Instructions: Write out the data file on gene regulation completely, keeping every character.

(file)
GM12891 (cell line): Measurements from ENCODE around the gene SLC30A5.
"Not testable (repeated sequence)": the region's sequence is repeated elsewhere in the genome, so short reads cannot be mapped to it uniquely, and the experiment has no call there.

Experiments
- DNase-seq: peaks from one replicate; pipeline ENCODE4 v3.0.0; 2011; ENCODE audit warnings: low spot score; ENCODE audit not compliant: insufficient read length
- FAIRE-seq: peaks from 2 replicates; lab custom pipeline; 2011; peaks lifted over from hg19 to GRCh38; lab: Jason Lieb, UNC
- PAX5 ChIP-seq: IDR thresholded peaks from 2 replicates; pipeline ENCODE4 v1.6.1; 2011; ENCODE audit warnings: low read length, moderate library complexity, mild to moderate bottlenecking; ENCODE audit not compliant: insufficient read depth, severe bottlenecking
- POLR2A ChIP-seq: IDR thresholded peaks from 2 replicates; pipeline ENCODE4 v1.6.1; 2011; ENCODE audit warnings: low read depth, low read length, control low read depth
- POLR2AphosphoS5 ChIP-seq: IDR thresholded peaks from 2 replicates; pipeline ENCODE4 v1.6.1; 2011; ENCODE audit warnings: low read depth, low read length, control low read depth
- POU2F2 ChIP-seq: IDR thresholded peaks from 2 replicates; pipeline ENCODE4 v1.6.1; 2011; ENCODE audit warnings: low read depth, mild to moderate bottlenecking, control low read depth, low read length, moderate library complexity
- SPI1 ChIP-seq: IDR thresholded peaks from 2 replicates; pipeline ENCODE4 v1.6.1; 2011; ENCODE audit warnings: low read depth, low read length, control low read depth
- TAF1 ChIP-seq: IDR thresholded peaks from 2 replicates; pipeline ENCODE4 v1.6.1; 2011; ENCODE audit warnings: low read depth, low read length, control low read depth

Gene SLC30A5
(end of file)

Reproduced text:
GM12891 (cell line): Measurements from ENCODE around the gene SLC30A5.
"Not testable (repeated sequence)": the region's sequence is repeated elsewhere in the genome, so short reads cannot be mapped to it uniquely, and the experiment has no call there.

Experiments
- DNase-seq: peaks from one replicate; pipeline ENCODE4 v3.0.0; 2011; ENCODE audit warnings: low spot score; ENCODE audit not compliant: insufficient read length
- FAIRE-seq: peaks from 2 replicates; lab custom pipeline; 2011; peaks lifted over from hg19 to GRCh38; lab: Jason Lieb, UNC
- PAX5 ChIP-seq: IDR thresholded peaks from 2 replicates; pipeline ENCODE4 v1.6.1; 2011; ENCODE audit warnings: low read length, moderate library complexity, mild to moderate bottlenecking; ENCODE audit not compliant: insufficient read depth, severe bottlenecking
- POLR2A ChIP-seq: IDR thresholded peaks from 2 replicates; pipeline ENCODE4 v1.6.1; 2011; ENCODE audit warnings: low read depth, low read length, control low read depth
- POLR2AphosphoS5 ChIP-seq: IDR thresholded peaks from 2 replicates; pipeline ENCODE4 v1.6.1; 2011; ENCODE audit warnings: low read depth, low read length, control low read depth
- POU2F2 ChIP-seq: IDR thresholded peaks from 2 replicates; pipeline ENCODE4 v1.6.1; 2011; ENCODE audit warnings: low read depth, mild to moderate bottlenecking, control low read depth, low read length, moderate library complexity
- SPI1 ChIP-seq: IDR thresholded peaks from 2 replicates; pipeline ENCODE4 v1.6.1; 2011; ENCODE audit warnings: low read depth, low read length, control low read depth
- TAF1 ChIP-seq: IDR thresholded peaks from 2 replicates; pipeline ENCODE4 v1.6.1; 2011; ENCODE audit warnings: low read depth, low read length, control low read depth

Gene SLC30A5